Interfaces between Road Infrastructure and Poverty in Africa: The Case of Malawi, 1994-2013 (Published)
Critical assessment on the correlation between public investment on road infrastructure and poverty was carried out, and therefore this research paper provides an in depth analyses of the linkage between road infrastructure and poverty, as well as, other relevant macro economic variables used in the Malawi Growth and Development Strategy (MGDS) as target indicators. Using primary and secondary data from 1994-2013, dynamic time series models were applied in elaborating the various factors with thrust on road infrastructure that may influence poverty in Malawi. Noting poverty reduction as priority of Malawi Government’s development agenda since the early 1990s, MGDS provides the country’s socioeconomic growth and development platforms. According to the latest 2010 Integrated Household Survey (IHS3), the majority of Malawians (50.7 percent) are languishing in abysmal poverty; this level is remotely far from the MDGS target of 27 percent by end 2015. The country has a high inequality index (Gini 0.38) reflecting profound inequalities in access to assets, services and opportunities across the population. The distribution of the benefits of economic growth is also important for the alleviation of poverty. However, the distribution of income and wealth are highly skewed, with a majority of the population living in a state of absolute poverty. Based on NSO surveys (1998-2010), the poorest 20 percent of the population control only around 10 percent of national consumption implying inequality is not decreasing at all for long time. Hosts of factors explaining why poverty level continues to be rampant are: share of agricultural as a percent of GDP (proxy to agricultural production) and export as percent of GDP (proxy to exports). However, this paper findings show that there is significant (p=0.000<0.05) relationship between road network and poverty levels. Estimates from Granger Causality analysis indicate that for one percent increase in road network, a reduction of 7.2 percent in poverty level is perhaps achievable. Average inflation rate over the last 20 years stands at 22.41 percent, and this has an immense impact on poverty level since it dramatically reduces the purchasing power of the majority of the population. For a one percent increase in the inflation rate, there is a consequence of about 3.7 percent increase in the average poverty level. Average Gross Domestic Product (GDP) growth rate is 4.7 percent annually with a minimum of -4.9 percent and a maximum of 10.2 percent in the last 20 years. Poverty level appears to significantly respond to (GDP). There is a 4.27 percent reduction in poverty level if a one percent GDP increment takes place as shown in the dynamic time series analysis. In fact, the declining of agricultural production for export and the growing gap in balance of payment (average Malawi Kwacha -498.92 billions or approximately US$1.1 billion) would immensely influence GDP negatively and therefore poverty becomes abysmal as GDP growth plummets. In a nutshell, the findings confirm that in the long run economic growth is the key to alleviation of extreme poverty since it creates the resources to raise incomes. Given the importance of agriculture in contributing towards GDP in Malawi, the positive impact that this sector has on poverty is evident. For agriculture to meaningfully impact economic growth, road infrastructure plays a great role. Other pro-poor variables such as development roads and other investment on infrastructure are vital for economic growth and hence poverty alleviation.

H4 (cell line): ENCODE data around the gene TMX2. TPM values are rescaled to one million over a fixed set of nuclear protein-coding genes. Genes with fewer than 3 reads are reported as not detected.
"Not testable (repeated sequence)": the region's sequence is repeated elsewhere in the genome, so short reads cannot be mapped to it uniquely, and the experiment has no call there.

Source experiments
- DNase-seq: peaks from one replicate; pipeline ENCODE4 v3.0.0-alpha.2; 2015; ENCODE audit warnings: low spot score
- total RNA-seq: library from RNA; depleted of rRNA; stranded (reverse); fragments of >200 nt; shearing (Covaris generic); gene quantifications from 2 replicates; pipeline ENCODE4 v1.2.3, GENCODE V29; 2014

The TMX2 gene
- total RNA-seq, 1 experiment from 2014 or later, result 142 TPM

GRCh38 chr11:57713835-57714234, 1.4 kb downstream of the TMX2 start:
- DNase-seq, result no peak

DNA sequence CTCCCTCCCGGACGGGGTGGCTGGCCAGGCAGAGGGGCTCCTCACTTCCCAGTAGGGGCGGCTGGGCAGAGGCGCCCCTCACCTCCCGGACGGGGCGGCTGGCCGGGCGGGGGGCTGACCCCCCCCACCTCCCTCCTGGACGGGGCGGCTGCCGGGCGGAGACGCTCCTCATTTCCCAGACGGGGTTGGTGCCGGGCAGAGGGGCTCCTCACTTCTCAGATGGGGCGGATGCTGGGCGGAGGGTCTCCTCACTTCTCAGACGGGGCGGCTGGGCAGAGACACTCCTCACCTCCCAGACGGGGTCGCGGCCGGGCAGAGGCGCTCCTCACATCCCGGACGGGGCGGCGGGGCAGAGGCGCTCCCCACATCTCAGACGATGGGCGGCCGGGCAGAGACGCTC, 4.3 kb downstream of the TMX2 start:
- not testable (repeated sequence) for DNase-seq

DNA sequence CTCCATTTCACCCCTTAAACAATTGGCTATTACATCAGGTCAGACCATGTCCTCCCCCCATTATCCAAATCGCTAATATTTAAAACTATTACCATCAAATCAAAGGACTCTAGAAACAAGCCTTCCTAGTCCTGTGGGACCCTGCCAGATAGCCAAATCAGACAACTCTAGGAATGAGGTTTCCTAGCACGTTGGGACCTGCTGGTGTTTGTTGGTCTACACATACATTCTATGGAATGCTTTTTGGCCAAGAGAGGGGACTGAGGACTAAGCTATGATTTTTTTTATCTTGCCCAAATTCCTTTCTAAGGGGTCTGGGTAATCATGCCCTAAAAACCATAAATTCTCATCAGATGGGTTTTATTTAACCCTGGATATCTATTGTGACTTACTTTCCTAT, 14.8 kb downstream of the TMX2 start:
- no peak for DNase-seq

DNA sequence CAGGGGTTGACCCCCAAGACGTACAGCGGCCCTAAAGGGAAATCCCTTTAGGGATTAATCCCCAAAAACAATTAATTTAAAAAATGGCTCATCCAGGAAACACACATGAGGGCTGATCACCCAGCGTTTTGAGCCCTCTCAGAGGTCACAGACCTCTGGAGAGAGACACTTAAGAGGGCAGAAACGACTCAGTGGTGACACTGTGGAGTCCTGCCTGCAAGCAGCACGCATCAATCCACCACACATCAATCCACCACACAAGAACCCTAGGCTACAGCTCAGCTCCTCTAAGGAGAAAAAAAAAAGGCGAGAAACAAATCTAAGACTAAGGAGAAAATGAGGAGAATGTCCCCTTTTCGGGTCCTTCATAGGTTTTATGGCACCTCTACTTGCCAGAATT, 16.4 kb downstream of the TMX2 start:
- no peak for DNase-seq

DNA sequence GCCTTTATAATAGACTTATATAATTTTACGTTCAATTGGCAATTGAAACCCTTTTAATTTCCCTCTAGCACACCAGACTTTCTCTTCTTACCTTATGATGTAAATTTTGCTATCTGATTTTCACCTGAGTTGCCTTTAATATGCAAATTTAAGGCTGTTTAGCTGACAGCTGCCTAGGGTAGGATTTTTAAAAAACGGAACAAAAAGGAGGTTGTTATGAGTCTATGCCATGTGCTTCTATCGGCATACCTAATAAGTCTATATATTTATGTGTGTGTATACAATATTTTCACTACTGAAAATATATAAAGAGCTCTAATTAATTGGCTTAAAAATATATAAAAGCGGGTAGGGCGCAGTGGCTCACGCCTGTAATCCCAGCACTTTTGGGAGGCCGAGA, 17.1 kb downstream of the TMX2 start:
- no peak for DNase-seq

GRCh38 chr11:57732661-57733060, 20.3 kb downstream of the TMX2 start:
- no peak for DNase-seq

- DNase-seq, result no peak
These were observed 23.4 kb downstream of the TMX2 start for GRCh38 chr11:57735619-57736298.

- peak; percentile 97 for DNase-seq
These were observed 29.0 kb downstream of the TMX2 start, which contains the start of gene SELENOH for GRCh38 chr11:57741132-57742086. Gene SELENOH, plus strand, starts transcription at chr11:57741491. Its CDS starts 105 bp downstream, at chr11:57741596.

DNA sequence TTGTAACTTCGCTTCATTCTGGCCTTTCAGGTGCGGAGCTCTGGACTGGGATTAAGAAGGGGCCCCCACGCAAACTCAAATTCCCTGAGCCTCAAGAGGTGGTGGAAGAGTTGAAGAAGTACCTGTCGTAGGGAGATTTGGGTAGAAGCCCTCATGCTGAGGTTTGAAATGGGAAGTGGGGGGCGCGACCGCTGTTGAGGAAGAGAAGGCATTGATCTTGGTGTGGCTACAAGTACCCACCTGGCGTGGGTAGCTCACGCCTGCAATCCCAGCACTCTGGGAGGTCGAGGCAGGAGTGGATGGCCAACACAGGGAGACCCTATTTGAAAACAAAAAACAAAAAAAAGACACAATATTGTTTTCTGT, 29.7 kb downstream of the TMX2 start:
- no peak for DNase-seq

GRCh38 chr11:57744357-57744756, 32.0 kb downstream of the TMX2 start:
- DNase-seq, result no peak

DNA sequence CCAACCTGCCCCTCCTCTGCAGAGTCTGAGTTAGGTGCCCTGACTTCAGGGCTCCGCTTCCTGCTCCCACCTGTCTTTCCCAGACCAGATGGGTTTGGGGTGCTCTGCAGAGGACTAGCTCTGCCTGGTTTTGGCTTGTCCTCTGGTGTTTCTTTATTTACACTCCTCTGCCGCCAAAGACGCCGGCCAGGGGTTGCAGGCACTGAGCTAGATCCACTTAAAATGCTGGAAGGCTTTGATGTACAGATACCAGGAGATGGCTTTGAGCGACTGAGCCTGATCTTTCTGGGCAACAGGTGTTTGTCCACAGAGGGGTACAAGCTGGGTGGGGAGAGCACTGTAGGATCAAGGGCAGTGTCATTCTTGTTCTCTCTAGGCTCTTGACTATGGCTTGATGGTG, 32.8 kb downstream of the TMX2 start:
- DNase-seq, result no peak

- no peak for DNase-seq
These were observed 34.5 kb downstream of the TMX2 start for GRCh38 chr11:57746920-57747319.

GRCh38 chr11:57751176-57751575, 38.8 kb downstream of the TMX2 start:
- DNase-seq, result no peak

This study examines how much of the variance in economic growth can be explained by various categories of imports in Nigeria. The study is set to investigate whether it is the import-led or export-led growth hypothesis that holds for Nigeria. The Johansen testing approach to cointegration and the standard desk top pairwise Granger-causality test technique were implimented to achieve this objective. The cointegration test results demonstrate that the relationship between economic growth and decomposed import variables in Nigeria are stable and coalescing in the long run. Particular categories of interest in this study are Food & Life Animal, Manufactured Goods, and Machinery & Transport Equipment as the trio constitute over 75 percent of aggregate import bills during the period under review. Evidence from the pairwise granger casualty tests, contrary to expectation, suggests that import-led growth hypothesis does not hold for Nigeria. These results cannot be divorced from certain factors such as lack of capacity to take advantage of the advanced technologies embodied in the imported capital goods, inability to sustain installed manufacturing capacity and corrupt practices in procurement processes, associated with contracts for the importation of manufactured and capital goods for most failed capital projects.